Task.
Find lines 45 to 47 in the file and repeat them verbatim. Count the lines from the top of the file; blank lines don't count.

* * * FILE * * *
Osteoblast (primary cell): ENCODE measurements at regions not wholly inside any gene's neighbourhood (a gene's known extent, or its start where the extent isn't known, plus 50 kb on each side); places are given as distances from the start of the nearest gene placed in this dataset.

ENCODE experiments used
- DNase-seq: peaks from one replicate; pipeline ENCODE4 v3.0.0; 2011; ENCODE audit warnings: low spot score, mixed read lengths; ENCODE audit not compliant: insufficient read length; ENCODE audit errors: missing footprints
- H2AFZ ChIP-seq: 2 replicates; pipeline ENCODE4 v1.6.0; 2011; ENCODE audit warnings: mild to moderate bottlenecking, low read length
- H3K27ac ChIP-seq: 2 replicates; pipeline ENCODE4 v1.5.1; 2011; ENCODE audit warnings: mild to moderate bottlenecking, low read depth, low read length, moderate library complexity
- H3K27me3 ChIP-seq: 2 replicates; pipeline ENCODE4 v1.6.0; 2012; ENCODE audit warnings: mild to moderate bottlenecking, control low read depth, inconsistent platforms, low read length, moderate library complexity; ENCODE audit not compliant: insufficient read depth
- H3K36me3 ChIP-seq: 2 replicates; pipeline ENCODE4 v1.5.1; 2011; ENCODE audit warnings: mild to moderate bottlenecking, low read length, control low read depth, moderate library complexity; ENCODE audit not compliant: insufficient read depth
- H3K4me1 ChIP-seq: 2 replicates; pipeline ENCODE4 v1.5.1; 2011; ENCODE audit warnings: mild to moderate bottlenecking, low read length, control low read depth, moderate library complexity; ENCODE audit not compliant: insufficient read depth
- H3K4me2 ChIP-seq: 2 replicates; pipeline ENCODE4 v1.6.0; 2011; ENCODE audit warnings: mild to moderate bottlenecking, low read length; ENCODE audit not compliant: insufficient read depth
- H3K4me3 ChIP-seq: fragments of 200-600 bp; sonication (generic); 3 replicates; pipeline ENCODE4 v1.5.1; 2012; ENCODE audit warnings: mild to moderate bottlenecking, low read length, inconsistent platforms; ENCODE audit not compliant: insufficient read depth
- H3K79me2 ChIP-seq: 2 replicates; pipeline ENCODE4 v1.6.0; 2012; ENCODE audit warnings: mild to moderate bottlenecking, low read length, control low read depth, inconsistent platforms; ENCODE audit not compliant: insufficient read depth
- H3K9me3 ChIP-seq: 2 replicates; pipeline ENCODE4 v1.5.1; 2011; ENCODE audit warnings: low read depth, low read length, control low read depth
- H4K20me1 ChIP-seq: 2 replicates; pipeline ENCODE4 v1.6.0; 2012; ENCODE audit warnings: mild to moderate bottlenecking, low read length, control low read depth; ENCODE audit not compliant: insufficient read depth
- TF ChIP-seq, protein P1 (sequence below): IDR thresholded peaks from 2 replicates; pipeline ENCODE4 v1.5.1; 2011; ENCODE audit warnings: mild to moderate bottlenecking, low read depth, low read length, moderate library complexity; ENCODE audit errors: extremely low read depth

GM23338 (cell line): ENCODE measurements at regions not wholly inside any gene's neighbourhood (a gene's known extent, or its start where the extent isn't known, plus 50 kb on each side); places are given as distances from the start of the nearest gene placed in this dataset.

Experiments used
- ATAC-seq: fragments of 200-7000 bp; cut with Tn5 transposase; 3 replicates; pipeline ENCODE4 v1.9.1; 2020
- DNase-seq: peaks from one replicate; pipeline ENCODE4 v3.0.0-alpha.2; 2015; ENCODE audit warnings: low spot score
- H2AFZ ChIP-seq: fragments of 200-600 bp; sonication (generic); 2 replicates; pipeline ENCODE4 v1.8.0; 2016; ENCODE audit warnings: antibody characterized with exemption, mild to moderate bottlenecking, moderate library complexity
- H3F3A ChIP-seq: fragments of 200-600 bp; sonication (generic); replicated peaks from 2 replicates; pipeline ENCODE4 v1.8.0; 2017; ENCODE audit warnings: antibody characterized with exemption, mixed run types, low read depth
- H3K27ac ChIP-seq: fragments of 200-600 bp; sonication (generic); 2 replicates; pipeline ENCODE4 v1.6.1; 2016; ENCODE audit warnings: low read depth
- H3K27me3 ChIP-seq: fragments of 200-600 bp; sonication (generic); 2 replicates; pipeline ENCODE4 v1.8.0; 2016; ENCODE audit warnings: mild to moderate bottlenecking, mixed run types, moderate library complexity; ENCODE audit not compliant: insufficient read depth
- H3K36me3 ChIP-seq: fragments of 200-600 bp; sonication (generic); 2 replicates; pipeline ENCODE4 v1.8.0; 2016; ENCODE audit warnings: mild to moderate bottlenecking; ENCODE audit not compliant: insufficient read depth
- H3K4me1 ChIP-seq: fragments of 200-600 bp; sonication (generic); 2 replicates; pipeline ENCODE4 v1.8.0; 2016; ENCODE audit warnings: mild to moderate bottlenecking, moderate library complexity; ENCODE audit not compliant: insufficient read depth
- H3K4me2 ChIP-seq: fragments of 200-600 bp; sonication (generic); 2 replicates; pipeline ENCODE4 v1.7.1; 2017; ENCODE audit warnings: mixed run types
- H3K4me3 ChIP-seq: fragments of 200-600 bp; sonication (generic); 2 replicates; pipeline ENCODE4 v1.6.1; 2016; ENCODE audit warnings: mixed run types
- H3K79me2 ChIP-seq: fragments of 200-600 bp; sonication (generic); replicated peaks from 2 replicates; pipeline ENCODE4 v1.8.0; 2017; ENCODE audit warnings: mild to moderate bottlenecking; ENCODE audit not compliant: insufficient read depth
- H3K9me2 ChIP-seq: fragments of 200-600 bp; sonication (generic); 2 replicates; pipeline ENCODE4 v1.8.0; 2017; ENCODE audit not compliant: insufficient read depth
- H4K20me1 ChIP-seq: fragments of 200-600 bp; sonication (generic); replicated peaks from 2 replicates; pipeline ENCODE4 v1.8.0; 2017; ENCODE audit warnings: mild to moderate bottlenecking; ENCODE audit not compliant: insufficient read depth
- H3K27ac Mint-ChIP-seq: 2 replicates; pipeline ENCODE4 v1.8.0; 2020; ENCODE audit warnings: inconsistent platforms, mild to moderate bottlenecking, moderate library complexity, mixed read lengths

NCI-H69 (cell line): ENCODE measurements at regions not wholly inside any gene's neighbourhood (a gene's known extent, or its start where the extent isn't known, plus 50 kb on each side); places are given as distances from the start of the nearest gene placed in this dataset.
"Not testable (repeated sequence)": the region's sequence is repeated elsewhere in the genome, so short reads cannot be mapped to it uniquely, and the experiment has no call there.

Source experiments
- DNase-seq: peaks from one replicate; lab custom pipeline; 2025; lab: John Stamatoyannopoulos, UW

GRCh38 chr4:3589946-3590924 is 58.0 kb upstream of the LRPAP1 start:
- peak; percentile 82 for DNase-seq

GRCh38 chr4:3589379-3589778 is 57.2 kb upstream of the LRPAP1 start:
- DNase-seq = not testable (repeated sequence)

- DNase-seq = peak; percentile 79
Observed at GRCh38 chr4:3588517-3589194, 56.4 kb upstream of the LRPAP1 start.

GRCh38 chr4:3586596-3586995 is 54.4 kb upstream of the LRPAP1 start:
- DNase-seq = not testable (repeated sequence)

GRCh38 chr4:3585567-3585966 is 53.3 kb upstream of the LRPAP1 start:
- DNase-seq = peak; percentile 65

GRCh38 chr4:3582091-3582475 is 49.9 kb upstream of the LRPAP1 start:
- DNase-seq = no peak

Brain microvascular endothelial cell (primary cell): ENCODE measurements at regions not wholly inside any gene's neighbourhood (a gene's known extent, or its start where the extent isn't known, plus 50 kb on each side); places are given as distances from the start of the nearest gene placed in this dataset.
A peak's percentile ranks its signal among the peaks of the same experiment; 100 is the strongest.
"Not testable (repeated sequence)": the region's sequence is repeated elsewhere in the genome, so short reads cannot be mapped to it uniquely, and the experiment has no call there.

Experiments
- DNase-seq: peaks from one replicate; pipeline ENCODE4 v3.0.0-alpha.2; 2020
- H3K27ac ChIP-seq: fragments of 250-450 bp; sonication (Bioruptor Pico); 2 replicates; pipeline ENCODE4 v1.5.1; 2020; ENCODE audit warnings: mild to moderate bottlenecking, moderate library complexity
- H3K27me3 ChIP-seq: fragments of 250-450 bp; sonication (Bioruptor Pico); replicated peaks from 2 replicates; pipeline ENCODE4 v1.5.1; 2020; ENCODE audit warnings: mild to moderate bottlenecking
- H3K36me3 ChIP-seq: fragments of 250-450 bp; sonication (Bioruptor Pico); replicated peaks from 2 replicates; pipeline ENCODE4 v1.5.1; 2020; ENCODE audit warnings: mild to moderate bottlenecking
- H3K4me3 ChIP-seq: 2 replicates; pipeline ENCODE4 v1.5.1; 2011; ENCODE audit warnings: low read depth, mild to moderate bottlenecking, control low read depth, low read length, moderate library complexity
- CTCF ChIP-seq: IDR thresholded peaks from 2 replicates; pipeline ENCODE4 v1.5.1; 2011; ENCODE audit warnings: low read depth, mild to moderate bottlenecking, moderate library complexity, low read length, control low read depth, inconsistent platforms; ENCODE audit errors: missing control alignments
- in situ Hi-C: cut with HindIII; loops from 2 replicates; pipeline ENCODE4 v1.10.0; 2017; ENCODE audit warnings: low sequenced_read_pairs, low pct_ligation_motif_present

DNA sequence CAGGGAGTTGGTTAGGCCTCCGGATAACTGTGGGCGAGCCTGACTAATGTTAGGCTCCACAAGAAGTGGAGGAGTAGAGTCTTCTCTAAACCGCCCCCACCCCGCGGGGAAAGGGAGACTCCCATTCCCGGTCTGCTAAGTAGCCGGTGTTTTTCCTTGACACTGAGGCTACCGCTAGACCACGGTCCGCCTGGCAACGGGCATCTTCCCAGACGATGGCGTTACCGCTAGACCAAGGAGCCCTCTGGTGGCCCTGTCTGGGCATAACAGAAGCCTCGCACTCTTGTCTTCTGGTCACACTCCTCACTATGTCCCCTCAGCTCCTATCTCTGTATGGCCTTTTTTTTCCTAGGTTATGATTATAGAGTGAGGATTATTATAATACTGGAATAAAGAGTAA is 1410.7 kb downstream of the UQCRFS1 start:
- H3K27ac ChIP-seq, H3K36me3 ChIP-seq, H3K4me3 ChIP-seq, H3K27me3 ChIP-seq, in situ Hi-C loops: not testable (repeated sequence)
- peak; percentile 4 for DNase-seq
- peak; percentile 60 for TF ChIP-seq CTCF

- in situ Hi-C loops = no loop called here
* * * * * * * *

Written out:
GRCh38 chr4:3582091-3582475 is 49.9 kb upstream of the LRPAP1 start:
- DNase-seq = no peak

Brain microvascular endothelial cell (primary cell): ENCODE measurements at regions not wholly inside any gene's neighbourhood (a gene's known extent, or its start where the extent isn't known, plus 50 kb on each side); places are given as distances from the start of the nearest gene placed in this dataset.